Posted by Jim Kennedy - Houston, TX on June 15, 2002 at 22:30:47:
I agree with everything you’ve said in this post. However, I would like to make one point regarding your last paragraph.
When the original owner deeds the property into a trust naming himself as the sole beneficiary, the lender is prohibited from invoking its rights under the DOS clause. (Garn-St. Germain, aka the Federal Depository Institutions Act of 1982 [USC, Title 12, Chapter 13, §1701j-3 (d)(8)]).
BUT, as has been discussed many times on this forum, when the original owner divests himself of the entire beneficial interest of the trust, the lender COULD invoke its DOS rights.
ALSO, as has been discussed many times on this forum, the likelihood of the lender discovering the transfer of beneficial interest is slim to nil.
I’m sure you’re aware of this, but I didn’t want a “newbie” to read your post and misconstrue your last paragraph.
Hope this helps.
Best of Success!!
Lease/Option trigger Due On Sale if Recorded? - Posted by jerry
Posted by jerry on June 15, 2002 at 13:03:36:
- If you try to protect yourself by having your Lease/Option agreement (with the seller) notarized and recorded in the Recorder of Deeds Office, how do you avoid the first mortgage lender invoking a Due On Sale clause? 2. Is it a choice you have to make either taking a chance without recording or…? 3. What can happen if the Due On Sale is triggered? 4. Does any seller put up with protections of your interests such as a performance mortgage that prevents him from adding additional 2nds, 3rds, etc. and/or an escrow arrangement to make sure the payments on the first are paid in a timely fashion? 5. Is it realistic to expect a seller to produce his mortgage note to assure you that there’s no balloon lurking to bite you? 6. Do people in the real world just fly loose and stay lucky?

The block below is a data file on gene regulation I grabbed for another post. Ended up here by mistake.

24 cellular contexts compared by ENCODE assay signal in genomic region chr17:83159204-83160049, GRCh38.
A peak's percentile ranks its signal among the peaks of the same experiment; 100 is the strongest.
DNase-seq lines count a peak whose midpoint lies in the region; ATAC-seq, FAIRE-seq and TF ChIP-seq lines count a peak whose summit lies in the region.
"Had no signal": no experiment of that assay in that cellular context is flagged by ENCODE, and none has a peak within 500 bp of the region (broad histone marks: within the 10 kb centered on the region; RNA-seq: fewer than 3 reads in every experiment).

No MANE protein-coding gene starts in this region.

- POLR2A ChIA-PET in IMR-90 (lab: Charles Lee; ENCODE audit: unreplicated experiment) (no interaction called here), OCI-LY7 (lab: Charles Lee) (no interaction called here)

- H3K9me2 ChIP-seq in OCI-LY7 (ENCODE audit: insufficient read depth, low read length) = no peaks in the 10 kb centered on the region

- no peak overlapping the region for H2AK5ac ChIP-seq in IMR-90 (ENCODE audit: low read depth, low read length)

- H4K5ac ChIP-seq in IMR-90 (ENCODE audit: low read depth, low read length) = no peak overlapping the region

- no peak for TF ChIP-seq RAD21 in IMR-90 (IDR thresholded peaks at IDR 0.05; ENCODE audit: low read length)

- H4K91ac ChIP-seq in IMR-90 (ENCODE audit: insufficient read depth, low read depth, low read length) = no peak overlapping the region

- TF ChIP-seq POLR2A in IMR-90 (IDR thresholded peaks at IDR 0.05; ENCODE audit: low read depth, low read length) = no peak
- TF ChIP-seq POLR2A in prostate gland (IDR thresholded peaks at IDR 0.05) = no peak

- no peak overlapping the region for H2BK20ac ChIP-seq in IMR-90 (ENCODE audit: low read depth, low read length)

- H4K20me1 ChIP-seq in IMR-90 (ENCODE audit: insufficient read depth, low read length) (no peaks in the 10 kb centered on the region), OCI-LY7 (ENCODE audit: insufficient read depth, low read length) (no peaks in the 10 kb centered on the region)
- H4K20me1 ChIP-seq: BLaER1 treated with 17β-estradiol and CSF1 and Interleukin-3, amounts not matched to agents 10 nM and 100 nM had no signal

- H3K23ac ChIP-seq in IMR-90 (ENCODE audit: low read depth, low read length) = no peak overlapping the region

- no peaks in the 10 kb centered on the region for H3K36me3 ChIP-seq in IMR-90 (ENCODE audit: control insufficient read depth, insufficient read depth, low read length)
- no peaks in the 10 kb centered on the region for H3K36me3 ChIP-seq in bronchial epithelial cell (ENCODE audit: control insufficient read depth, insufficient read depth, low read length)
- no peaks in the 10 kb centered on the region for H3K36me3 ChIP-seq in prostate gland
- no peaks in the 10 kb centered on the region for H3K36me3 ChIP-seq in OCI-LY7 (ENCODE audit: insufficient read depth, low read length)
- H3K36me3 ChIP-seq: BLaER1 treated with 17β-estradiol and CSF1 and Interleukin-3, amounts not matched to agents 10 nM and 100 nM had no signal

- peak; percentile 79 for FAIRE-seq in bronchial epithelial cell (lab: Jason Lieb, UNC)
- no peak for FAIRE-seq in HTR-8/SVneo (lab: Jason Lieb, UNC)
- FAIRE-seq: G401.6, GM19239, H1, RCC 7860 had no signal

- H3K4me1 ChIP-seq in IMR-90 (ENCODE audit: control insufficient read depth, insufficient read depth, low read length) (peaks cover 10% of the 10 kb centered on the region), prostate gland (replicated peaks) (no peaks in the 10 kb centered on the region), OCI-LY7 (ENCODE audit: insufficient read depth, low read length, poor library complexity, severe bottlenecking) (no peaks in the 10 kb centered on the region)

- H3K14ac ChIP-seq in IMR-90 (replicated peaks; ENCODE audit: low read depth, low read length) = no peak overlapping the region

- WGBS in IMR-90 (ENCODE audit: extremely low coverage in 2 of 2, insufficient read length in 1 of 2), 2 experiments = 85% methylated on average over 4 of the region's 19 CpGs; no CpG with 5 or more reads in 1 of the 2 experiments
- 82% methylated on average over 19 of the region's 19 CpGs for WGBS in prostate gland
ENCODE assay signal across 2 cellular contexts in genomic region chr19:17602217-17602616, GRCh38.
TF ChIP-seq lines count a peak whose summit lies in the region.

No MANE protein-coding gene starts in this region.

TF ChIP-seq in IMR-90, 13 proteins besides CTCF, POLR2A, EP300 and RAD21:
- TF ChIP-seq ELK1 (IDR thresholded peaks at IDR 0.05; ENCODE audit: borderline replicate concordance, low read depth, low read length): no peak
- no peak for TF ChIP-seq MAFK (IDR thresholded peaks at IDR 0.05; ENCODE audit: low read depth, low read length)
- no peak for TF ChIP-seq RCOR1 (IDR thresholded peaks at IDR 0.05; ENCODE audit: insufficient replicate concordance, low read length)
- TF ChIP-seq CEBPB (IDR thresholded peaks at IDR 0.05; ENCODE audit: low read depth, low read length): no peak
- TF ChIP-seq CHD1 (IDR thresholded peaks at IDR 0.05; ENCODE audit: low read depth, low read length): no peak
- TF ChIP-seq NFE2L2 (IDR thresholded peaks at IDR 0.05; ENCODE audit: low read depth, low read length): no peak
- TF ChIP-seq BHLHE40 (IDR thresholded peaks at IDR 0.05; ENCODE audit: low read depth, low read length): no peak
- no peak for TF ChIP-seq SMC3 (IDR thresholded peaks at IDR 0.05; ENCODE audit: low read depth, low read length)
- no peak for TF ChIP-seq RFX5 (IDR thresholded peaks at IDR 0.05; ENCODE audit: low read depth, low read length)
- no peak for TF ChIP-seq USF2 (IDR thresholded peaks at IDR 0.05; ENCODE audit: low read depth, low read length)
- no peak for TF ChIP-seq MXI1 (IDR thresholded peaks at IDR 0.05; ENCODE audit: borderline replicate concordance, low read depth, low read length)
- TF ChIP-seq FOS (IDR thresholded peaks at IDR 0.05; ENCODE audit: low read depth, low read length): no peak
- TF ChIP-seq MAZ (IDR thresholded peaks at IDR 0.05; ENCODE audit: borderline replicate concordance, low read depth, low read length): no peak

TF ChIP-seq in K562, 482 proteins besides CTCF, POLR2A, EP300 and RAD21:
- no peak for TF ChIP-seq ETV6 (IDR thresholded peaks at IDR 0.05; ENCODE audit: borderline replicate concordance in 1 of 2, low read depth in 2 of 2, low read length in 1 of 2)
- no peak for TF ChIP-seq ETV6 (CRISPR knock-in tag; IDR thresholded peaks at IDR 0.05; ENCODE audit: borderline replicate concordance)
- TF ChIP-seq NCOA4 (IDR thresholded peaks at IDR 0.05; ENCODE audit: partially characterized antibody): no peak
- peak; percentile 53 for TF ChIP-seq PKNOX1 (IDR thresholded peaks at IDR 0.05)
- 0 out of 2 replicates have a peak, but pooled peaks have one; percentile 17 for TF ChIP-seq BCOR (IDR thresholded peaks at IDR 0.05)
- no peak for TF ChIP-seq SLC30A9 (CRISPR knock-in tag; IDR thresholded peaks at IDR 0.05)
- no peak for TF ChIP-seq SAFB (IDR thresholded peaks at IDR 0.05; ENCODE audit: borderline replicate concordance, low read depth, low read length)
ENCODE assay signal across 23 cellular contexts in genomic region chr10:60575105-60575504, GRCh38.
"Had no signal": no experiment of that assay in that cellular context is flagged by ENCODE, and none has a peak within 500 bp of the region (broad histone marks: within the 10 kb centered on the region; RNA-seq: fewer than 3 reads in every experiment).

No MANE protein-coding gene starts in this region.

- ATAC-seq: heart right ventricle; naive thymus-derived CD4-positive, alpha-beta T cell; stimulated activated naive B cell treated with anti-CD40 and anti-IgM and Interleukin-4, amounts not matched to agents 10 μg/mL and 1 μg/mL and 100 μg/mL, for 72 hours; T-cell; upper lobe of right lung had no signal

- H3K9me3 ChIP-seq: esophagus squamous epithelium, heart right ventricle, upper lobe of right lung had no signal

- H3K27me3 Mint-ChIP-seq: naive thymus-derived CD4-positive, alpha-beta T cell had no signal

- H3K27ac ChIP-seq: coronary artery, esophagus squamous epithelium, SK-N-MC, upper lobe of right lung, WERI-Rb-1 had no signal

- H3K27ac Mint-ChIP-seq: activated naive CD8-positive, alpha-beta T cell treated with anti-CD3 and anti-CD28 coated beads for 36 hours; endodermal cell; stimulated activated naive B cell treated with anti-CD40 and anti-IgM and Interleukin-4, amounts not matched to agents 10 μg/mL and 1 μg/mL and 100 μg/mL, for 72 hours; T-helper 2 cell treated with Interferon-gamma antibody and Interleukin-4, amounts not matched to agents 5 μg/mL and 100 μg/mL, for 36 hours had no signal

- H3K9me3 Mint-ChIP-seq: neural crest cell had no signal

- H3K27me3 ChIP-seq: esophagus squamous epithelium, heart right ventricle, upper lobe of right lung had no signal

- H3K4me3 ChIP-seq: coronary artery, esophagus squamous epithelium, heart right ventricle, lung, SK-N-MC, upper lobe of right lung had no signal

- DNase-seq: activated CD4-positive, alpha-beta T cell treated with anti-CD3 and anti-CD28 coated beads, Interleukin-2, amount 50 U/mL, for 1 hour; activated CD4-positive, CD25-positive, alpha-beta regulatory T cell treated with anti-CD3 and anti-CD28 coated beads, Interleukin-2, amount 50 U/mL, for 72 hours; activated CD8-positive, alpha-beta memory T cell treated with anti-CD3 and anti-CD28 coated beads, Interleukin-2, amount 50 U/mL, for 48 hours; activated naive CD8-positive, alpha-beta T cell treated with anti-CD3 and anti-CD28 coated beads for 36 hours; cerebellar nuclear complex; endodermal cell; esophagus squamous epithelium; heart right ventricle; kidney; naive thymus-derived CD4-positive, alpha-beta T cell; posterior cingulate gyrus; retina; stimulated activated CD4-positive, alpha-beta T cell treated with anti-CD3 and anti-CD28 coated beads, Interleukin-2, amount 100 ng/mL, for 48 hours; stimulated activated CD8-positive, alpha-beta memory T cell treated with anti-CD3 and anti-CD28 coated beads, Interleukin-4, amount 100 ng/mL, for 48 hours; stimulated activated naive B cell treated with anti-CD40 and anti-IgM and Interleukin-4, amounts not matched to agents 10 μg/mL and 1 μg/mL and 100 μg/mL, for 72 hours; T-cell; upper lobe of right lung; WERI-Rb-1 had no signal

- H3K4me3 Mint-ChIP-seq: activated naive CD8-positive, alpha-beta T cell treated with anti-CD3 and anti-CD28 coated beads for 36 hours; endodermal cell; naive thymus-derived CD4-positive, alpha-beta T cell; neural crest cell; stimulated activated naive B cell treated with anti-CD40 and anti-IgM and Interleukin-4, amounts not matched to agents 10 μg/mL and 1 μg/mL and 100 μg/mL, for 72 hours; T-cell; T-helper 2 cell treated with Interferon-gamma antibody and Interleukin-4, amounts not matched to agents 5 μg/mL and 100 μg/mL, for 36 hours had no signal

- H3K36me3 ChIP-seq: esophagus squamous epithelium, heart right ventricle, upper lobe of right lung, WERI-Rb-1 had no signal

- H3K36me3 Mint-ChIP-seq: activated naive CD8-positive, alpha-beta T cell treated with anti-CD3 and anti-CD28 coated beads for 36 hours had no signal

Re: Lease/Option trigger DOS if Recorded? - Posted by Craig (IL)
Posted by Craig (IL) on June 15, 2002 at 14:03:38:
One doesn’t record the option per se. Never do that. Instead, there’s 2 ways to do it. You can record a Memo, such as Ron Legrand’s “Affidiavit and Memorandum of Agreement Concerning Real Estate.” This is the instrument that notifies the world about your option without disclosing the terms. This method does show your name, though, but I’m told there’s not much chance a lender will ever find it.
Most agree a better way to record is with a Performance Mortgage (PM) for the amount of profit you intend to make. A PM affords you far greater protection in case your Optionor tries to sell from under you. I’m not sure, but perhaps a PM will look less suspicious to a lender.
The way to protect yourself against the DOS is to dead the property into a trust with the original owner as beneficiary. Then, have the benficiary resign his/her interest in favor of you.